October 6, 2009
A DHS final rule rescinds the "no-match" rule, effective November 6, 2009. In the preamble to the rescission rule, DHS explained the administration’s basis for rescinding the no-match rule: "After further review, DHS has determined to focus its enforcement efforts relating to the employment of aliens not authorized to work in the United States on increased compliance through improved verification, including participation in E–Verify, ICE Mutual Agreement Between Government and Employers (IMAGE), and other programs."
August 19, 2009
On August 19, 2009, DHS published a proposed rule to rescind the no-match letter rule, stating that after further consideration, rather than pursue the no-match letter route, it would instead "focus its enforcement efforts relating to the employment of aliens not authorized to work in the United States on increased compliance through improved verification, including participation in E-Verify, ICE Mutual Agreement Between Government and Employers (IMAGE), and other programs." Comments on the proposed rescission are due by September 18, 2009.
June 12, 2009
On June 11, 2009, the Government filed a motion for a third extension of time to submit its responses, "for thirty (30) days, to and until July 10, 2009."
January 12, 2009
In a status conference held on December 5, 2008, the court set a briefing schedule that will, according to a Bureau of National affairs analysis, "leave the case unresolved until at least March" 2009.
November 6, 2008
DHS filed a motion to vacate the court's preliminary injunction and asking for summary judgement in favor of DHS.
October 28, 2008
On October 28, 2008, DHS published a "Supplemental Final Rule" modifying its prior final rule on employer response to no-match letters from the Social Security Administration. Implementation of that prior final rule had been enjoined by the court. This rule notice provides a revised analysis in the supplemental information section, by which DHS hopes to address the court's concerns that formed the basis of the injunction order. The notice also states that it "reaffirms the text of the final rule issued on August 15, 2007, 72 FR 45611," and makes one minor correction to an erroneous citation in the prior final rule language.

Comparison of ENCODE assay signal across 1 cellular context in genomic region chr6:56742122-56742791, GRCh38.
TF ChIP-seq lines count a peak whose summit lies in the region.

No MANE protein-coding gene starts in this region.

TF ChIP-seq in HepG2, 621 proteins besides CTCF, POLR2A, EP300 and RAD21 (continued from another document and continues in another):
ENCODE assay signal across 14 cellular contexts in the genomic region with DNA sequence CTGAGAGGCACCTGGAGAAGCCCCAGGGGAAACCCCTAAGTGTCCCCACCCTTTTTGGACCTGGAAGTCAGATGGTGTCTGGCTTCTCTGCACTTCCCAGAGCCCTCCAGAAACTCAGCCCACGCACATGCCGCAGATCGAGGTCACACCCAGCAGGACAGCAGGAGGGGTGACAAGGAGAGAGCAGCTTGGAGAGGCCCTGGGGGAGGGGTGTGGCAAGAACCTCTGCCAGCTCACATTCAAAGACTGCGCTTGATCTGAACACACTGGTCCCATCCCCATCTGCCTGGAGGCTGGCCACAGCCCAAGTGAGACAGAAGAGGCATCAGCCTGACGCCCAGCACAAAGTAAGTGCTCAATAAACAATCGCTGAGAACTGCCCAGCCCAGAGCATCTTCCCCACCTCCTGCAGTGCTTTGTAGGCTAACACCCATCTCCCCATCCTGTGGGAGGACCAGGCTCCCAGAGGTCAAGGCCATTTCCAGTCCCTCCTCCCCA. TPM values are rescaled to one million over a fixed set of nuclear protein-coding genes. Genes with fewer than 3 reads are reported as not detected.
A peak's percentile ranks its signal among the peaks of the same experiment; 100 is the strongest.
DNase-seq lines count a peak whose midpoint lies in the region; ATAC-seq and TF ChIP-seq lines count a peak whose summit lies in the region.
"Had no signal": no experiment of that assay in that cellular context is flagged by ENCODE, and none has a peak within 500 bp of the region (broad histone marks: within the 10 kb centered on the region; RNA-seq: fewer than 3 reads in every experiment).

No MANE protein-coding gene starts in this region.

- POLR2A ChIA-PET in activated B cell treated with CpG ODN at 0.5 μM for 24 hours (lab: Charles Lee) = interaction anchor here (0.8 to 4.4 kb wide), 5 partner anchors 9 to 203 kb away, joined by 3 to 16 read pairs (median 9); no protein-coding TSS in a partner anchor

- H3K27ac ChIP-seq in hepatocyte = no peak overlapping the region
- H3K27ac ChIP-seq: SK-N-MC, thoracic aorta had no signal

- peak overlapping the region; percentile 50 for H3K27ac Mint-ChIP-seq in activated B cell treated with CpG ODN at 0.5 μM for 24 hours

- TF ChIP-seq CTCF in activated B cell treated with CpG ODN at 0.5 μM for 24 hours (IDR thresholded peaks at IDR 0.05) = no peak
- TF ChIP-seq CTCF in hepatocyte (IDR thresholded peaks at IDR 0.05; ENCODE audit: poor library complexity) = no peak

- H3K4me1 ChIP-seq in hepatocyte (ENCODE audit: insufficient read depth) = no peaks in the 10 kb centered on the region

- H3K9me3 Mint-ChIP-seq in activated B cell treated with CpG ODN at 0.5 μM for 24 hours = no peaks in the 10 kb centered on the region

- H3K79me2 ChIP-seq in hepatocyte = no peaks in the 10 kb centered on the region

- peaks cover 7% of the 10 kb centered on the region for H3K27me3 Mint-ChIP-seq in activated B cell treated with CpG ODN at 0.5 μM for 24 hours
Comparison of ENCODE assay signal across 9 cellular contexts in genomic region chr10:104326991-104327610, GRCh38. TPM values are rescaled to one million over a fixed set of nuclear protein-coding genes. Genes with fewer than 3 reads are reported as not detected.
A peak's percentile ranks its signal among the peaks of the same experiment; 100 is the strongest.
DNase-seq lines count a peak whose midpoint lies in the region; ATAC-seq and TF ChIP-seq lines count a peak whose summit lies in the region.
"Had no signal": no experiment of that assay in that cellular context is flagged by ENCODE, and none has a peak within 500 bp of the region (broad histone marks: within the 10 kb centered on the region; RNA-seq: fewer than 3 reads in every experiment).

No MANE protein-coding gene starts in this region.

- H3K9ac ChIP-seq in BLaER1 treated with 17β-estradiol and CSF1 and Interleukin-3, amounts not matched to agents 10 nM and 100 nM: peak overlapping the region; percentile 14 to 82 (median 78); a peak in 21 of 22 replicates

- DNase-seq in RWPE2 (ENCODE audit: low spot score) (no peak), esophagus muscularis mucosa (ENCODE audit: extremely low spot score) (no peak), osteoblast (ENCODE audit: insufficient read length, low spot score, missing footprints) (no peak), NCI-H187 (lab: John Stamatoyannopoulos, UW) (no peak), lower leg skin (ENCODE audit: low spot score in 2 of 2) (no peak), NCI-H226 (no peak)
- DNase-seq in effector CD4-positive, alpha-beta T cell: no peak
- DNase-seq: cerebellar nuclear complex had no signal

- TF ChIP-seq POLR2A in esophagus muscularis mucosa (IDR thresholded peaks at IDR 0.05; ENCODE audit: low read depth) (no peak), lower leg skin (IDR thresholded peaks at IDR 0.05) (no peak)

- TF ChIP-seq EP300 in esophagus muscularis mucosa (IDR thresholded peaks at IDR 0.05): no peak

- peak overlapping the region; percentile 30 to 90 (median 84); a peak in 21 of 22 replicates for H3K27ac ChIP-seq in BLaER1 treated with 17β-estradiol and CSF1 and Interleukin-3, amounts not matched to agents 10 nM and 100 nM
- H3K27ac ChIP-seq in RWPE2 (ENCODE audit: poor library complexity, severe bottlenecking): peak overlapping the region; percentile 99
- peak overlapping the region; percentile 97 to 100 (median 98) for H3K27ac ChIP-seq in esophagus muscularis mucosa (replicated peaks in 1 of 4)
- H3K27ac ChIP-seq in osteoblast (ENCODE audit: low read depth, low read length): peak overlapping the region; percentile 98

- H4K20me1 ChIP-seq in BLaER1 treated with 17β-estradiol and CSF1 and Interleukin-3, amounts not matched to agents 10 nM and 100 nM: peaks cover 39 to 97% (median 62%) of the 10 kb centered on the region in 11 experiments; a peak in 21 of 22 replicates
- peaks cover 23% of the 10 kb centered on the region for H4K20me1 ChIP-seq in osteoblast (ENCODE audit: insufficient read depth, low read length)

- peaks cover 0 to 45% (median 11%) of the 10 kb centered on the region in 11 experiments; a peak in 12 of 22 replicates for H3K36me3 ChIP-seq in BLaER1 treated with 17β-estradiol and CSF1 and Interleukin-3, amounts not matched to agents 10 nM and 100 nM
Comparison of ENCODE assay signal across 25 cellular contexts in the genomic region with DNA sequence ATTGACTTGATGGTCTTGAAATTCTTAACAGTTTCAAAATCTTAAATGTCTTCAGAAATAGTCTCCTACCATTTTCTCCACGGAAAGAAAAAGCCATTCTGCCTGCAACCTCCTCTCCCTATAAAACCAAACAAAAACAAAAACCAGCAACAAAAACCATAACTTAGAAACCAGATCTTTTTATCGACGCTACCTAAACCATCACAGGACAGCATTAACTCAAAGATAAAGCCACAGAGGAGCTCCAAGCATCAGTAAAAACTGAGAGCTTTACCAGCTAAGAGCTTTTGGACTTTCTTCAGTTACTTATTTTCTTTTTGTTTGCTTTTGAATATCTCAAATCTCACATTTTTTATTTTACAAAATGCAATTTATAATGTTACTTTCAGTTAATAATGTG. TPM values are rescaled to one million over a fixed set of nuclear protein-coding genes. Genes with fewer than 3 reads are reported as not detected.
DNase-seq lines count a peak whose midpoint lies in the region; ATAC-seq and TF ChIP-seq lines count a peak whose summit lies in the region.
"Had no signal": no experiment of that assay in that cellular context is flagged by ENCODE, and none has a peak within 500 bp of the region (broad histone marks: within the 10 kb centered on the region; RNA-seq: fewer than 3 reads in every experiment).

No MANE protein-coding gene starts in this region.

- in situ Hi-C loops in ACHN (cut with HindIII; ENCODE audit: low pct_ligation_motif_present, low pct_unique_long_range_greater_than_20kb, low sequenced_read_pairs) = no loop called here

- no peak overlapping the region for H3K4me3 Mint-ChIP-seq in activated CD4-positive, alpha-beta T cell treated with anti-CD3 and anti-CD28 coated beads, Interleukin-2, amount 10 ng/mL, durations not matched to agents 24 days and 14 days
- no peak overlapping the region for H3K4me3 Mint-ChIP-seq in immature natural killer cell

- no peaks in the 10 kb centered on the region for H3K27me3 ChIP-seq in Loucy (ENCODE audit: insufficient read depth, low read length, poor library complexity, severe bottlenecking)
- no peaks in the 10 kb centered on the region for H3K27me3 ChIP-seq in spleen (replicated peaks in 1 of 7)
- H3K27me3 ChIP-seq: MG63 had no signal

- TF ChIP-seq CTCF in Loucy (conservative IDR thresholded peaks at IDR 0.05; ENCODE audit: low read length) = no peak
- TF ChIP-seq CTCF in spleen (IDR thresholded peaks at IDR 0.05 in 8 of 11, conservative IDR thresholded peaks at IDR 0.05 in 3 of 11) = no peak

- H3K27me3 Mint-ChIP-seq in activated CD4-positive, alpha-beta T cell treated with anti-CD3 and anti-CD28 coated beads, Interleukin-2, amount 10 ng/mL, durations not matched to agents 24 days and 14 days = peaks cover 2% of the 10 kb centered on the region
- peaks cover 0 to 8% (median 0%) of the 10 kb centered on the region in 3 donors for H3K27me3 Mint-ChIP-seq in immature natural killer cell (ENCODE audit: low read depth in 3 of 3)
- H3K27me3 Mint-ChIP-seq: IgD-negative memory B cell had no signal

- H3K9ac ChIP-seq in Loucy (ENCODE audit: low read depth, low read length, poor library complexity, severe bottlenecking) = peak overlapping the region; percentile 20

The notice states that the supplemental final rule is effective as of the date of its publication, October 28, 2008. However, the prior final rule is still in litigation, and the prior preliminary injunction remains in effect until lifted by the judge in the case. Referring to its new analysis in the supplemental final rule, DHS Secretary Michael Chertoff stated that "We will be notifying the judge that we have taken action to address the courts' concerns on the original rule, and we will ask the court to lift the injunction, and let us proceed with implementation of the rule immediately." The litigation parties had been scheduled for a hearing on October 31, 2008, but DHS and the plaintiff parties have now agreed to reschedule that hearing to November 21, 2008.
October 23, 2008